When you realize that you’re feeling stressed, check in on your body and see where you’re feeling tense. If you have trouble releasing that tension, try actively tightening and holding the muscles of the affected area for a few seconds, and then releasing that tension.

We also love the body scan meditation: When you’re lying down, with a slow steady breath, start to pay attention to your toes. Relax your toes as fully as you can. Then bring your attention to the arches of your feet, and relax those muscles as fully as possible. Move through all of the muscles in your body, including your neck, jaw, tongue, face, and head!

By relaxing your muscles, you are providing your body with another feedback loop that you’re not in danger, and it’s OK to relax. From a Chinese medicine perspective, relaxing areas of tension allows the Qi and Blood to flow more smoothly, which prevents the stagnation that comes with stress.

Of course, acupuncture and Chinese herbs provide another effective path towards finding some peace in the midst of a turbulent time. Click here if you would like to schedule an appointment to come in to the Flourish clinic for treatment, or if you’d like to schedule a virtual consult for Chinese herbs.

Tips for Remaining Healthy This Fall

Autumn is associated with the Lung organ, in Chinese medicine theory – a poignant note for our community, which still feels the impact of the fires with every inhale. This association means that our lungs are vulnerable this time of year, but it also means that it’s an important time to focus on the other energetic associations of the Lung organ, in order to maintain optimal health and balance.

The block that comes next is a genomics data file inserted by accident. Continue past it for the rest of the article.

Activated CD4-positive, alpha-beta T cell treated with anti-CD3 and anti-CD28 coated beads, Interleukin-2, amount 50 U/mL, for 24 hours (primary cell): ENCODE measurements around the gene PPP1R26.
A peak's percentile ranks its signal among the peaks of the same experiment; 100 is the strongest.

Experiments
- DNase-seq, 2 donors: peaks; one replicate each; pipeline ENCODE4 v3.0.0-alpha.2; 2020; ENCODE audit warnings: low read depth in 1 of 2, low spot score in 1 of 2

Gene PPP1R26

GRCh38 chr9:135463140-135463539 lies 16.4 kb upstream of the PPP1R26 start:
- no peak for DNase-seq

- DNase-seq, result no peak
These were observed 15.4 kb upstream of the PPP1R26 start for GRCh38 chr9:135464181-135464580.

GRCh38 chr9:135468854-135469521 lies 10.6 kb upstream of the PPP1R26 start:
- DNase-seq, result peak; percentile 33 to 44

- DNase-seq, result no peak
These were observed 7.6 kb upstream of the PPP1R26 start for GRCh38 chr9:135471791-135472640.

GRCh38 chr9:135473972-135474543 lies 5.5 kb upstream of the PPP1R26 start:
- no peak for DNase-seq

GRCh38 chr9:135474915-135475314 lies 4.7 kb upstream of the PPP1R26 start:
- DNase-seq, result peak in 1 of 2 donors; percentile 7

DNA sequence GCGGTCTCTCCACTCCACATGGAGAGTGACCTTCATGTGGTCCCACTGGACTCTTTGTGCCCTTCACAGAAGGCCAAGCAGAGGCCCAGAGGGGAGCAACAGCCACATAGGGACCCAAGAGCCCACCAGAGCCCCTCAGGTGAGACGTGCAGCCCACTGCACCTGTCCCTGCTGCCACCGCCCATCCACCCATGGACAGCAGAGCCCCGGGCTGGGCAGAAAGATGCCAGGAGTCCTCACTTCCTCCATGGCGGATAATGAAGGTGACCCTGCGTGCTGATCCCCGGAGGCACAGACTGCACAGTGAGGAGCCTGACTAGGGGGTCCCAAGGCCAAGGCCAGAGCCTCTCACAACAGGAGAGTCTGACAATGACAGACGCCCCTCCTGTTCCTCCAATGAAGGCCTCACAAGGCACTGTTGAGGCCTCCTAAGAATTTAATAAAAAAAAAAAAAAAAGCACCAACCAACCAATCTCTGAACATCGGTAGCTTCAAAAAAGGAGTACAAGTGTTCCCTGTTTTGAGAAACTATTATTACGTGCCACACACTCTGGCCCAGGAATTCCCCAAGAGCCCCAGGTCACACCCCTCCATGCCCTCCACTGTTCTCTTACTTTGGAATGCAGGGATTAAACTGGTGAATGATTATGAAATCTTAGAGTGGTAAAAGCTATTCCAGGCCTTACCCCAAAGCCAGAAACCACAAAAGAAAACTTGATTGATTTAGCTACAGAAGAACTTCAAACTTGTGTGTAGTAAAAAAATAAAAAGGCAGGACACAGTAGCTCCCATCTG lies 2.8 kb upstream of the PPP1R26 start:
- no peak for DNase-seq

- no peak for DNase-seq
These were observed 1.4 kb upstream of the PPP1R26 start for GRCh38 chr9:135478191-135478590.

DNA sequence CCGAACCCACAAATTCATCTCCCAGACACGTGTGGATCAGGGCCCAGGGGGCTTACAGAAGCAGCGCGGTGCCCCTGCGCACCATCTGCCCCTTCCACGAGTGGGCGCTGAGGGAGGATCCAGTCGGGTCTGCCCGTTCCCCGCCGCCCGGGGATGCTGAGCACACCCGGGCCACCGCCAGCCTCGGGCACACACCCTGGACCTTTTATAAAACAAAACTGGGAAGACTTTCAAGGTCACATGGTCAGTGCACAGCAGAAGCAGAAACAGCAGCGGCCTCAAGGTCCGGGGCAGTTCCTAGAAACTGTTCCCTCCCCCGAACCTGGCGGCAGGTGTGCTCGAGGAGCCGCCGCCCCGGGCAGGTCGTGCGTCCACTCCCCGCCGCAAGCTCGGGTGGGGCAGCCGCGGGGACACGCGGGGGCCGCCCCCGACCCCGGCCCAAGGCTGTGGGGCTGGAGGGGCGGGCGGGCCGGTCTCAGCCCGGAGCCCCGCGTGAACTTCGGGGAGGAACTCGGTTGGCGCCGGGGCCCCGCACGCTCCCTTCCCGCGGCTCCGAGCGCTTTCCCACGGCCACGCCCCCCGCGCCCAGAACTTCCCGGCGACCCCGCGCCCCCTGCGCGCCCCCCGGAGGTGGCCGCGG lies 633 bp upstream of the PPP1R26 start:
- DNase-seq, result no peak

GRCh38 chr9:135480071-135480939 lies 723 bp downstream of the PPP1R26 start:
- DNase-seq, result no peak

Below, we share information about the energetic associations of the autumn, and some tips for how you can live in balance with the increasingly Yin nature of the season:


Time to get organized

Autumn is the season of the Metal element, which controls organization and boundaries. The leaves are falling from the trees – likewise, it’s  the season to organize your life and let go of that which no longer serves you. Clean out your clutter, and donate the items that are collecting dust. And it’s not just about stuff! It’s also a good time to release feelings of resentment or ill will that may have been building up over the past months or years. We’re settling in to the inward stillness of the Yin time of year; it’s important to have a clean physical and emotional space to facilitate peace in that stillness.

Focus on the breath

What a complicated time to talk about the importance of breath. Watching the air quality index (AQI) has been like riding a roller coaster the past few weeks! Autumn is an important time to take care of the Lungs, by both connecting with our breath, but also making sure we avoid respiratory irritants.

So… on high AQI days, keep your windows and doors shut, and blast your air filters. If you must spend time outdoors, wear an N95 or a mask with a filter. Our simple two-layered cloth COVID masks won’t protect your lungs from smoke, unfortunately.

When the AQI is in the green, spend some time outside breathing in the fresh air. Savor the scents of nature, and spend some time everyday taking slow, full breaths.

Protect yourself from the wind